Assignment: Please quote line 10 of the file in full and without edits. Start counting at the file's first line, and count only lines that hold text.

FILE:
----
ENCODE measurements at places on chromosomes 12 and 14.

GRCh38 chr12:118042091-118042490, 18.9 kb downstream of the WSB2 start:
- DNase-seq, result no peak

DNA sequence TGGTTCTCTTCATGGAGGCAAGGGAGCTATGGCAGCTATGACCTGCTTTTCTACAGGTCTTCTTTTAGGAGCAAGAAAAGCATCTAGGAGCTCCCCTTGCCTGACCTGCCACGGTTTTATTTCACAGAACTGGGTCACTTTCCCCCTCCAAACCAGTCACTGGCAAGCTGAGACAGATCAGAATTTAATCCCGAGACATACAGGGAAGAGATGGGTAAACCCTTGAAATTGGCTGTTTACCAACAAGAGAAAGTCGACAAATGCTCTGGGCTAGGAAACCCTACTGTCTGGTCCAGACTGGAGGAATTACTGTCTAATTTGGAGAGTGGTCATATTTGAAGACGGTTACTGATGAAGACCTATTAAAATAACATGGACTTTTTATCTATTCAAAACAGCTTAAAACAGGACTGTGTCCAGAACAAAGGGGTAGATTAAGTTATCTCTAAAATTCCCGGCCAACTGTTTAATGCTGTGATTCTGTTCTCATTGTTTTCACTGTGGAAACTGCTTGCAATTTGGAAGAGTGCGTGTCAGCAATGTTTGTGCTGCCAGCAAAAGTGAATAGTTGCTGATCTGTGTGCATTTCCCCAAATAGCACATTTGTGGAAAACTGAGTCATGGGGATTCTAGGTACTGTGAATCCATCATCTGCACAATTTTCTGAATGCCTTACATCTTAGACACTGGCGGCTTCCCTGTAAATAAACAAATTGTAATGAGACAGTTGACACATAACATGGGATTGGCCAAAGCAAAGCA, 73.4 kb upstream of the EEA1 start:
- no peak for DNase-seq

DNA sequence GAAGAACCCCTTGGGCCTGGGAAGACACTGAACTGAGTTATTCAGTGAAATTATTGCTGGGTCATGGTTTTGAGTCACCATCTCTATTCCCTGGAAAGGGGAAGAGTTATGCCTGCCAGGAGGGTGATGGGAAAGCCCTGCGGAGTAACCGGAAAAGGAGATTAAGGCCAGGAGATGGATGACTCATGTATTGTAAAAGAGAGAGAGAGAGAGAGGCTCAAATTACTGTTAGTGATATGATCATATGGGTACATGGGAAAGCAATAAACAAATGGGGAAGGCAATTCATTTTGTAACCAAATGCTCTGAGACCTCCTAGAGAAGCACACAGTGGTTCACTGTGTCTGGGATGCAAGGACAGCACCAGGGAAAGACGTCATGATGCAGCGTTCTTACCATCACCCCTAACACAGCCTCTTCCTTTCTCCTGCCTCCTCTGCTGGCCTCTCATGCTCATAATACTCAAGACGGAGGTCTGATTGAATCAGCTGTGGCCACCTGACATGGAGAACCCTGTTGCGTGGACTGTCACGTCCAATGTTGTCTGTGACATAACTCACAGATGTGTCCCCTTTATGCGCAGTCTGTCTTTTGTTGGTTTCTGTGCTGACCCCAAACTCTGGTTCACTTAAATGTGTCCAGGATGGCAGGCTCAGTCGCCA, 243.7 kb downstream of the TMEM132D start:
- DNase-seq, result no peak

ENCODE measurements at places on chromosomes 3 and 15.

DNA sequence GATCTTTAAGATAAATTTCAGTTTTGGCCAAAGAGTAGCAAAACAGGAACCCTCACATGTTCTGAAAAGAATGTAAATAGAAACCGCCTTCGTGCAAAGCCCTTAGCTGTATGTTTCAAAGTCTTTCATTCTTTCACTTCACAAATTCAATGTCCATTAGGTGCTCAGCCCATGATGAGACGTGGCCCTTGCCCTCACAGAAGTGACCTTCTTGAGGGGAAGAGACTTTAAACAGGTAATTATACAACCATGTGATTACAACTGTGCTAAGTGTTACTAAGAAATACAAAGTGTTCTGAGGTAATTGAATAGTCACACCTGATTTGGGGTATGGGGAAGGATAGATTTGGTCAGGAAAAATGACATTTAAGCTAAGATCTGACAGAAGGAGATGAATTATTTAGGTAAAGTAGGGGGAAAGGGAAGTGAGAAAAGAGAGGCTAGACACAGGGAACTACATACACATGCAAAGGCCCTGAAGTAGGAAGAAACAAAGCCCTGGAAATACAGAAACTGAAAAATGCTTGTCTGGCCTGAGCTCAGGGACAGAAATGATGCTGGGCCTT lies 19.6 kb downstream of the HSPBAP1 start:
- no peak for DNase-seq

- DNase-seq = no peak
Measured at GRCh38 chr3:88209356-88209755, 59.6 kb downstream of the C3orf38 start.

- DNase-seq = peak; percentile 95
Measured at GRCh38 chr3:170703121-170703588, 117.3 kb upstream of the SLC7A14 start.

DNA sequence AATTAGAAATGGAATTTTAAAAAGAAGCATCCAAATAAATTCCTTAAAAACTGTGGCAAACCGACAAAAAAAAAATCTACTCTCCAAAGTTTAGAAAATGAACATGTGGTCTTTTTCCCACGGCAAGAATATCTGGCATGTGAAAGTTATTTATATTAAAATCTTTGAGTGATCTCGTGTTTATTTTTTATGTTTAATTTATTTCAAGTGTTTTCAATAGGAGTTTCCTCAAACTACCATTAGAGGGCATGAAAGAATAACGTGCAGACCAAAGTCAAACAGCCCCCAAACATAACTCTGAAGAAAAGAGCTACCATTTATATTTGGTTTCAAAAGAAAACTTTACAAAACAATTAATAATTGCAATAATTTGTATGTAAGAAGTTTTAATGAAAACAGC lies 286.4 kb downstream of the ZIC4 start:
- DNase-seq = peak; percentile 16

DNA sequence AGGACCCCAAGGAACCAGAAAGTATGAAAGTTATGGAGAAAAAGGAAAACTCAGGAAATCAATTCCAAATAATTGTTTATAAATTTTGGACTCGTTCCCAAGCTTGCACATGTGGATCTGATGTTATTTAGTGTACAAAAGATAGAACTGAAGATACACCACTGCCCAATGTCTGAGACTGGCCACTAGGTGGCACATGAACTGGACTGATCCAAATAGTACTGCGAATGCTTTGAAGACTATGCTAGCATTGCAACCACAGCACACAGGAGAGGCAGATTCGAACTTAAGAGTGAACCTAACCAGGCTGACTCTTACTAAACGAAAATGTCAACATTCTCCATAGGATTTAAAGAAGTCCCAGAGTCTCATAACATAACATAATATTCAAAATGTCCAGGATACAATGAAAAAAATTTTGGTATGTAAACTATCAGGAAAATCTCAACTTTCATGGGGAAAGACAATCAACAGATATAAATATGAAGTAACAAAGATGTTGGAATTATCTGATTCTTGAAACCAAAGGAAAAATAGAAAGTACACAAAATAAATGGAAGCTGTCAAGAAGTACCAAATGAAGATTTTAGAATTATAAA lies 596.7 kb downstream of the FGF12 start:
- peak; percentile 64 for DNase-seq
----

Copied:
- no peak for DNase-seq